Following a series of threats, consultations and modifications to the original tech specifications, Ghana's communication ministry has confirmed government's intention to implement the common telecoms revenue monitoring platform.
In December 2017, the country's communication and finance ministries awarded a US$89 million contract to local network management and telecom service provider KelniGVG to build, operate and manage a common telecoms revenue monitoring platform
The contract includes establishing a Network Operating Centre, the installation of GSM Gateways for anti-fraud management on international inbound traffic, and Telecom Traffic Monitoring System (TTMS) that integrates all the tools required to independently verify, measure and analyse the different types of traffic going through the telecommunication networks.
In addition to the cost of the contract, KelniGVG will also receive a monthly payment of US$1.5 million for 5 years and its service could also be automatically renewed.
The firm has set up a similar system for regulators in Liberia, Rwanda, Senegal and DRC.
Until now, tax officials in Ghana relied on declarations made by operators upon submission of their Call Data Records (CDRs) to the National Communications Authority (NCA). However, the government claims the CDRs could be manipulated to show lower call traffic volumes and result in lower tax payment.
Comply or be sanctioned
Operators initially ignored a threat by the communications ministry to comply or be sanctioned, and link up with the platform, citing concern over the architectural design of the servers to be installed. They argued the infrastructure could compromise the privacy of their subscriber's data.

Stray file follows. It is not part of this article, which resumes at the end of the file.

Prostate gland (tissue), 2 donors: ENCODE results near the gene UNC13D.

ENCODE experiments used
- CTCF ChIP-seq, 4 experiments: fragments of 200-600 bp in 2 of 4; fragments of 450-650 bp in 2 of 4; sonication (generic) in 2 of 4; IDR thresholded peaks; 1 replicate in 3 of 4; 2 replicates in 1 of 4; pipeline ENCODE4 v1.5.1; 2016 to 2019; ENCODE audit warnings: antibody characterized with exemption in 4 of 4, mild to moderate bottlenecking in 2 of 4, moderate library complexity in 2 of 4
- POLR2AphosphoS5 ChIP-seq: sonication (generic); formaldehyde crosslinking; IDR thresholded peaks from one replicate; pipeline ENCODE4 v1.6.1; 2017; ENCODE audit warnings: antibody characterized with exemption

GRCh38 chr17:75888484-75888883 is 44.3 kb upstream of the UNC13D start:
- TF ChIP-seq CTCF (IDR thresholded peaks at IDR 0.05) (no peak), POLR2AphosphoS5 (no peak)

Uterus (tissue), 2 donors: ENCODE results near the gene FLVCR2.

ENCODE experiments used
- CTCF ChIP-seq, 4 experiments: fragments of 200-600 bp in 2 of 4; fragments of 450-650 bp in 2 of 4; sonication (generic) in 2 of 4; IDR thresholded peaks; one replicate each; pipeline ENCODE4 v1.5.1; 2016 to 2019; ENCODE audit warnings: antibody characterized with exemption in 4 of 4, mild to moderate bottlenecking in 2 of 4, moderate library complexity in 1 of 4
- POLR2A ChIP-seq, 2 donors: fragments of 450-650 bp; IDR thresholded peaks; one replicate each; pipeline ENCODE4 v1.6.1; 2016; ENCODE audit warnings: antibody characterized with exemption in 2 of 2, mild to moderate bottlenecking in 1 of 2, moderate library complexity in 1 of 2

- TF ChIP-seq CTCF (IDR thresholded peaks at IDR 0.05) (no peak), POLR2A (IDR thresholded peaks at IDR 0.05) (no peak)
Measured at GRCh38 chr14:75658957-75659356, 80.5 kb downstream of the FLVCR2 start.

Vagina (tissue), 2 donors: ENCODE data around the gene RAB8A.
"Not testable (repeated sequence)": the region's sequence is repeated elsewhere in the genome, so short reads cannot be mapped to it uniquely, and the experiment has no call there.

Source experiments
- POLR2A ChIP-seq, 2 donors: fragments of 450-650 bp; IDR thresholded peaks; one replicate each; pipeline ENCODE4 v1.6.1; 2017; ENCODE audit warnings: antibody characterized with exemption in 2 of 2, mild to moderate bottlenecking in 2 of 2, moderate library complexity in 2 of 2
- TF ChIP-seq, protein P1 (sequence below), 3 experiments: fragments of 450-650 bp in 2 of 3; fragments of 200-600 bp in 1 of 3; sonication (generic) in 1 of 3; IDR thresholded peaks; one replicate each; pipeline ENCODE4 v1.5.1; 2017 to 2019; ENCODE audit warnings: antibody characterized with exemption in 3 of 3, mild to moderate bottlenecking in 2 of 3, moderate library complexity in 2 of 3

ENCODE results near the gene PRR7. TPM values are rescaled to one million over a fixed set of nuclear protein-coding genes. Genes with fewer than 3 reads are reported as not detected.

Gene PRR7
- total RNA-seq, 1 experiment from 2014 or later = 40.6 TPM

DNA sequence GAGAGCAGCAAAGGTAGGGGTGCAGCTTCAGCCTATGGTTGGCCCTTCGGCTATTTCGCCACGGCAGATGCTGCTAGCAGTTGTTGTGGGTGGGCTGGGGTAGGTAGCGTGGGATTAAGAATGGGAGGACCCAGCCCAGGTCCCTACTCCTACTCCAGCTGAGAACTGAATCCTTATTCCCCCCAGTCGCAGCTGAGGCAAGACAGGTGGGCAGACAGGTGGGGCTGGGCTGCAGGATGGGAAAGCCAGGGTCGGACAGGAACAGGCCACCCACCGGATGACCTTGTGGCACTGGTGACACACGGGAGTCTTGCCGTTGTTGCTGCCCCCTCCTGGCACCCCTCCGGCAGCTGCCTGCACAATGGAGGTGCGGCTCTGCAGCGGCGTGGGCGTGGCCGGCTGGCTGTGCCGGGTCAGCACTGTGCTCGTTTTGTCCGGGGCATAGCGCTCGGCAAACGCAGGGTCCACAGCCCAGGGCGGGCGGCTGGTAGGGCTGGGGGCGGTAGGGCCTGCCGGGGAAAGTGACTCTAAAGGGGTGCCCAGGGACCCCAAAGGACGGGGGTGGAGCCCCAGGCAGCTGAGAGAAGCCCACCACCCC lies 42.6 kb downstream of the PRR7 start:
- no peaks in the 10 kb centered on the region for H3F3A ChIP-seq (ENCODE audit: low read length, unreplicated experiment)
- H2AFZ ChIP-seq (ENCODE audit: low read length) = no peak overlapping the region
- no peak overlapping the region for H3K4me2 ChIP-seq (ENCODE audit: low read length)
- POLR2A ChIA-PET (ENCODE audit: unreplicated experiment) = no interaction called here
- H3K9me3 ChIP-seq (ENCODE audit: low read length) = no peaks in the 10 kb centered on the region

However, the ministry has since confirmed it had made necessary changes and all operators are in line with the initiative.
Minister of Communications, Ursula Owusu-Ekuful said a filtering server and mirroring installation have been included to ensure that the NCA and GRA (Ghana Revenue Authority) will only receive information required for the purposes of traffic monitoring.
"No other information – voice, SMS, video or data, will be received by KelniGVG servers," she said.
However, Franklin Cudjoe, President of Ghana's policy think tank IMANI Africa described the deal as "fraudulent" and urged that it be cancelled, as well as a full investigation into the matter and the removal of the Minister.
In response the Minister said: "President Akufo-Addo, who appointed me, is satisfied that the deal is in the interest of Ghana... he wants to ensure that we get the right tax from the telcos."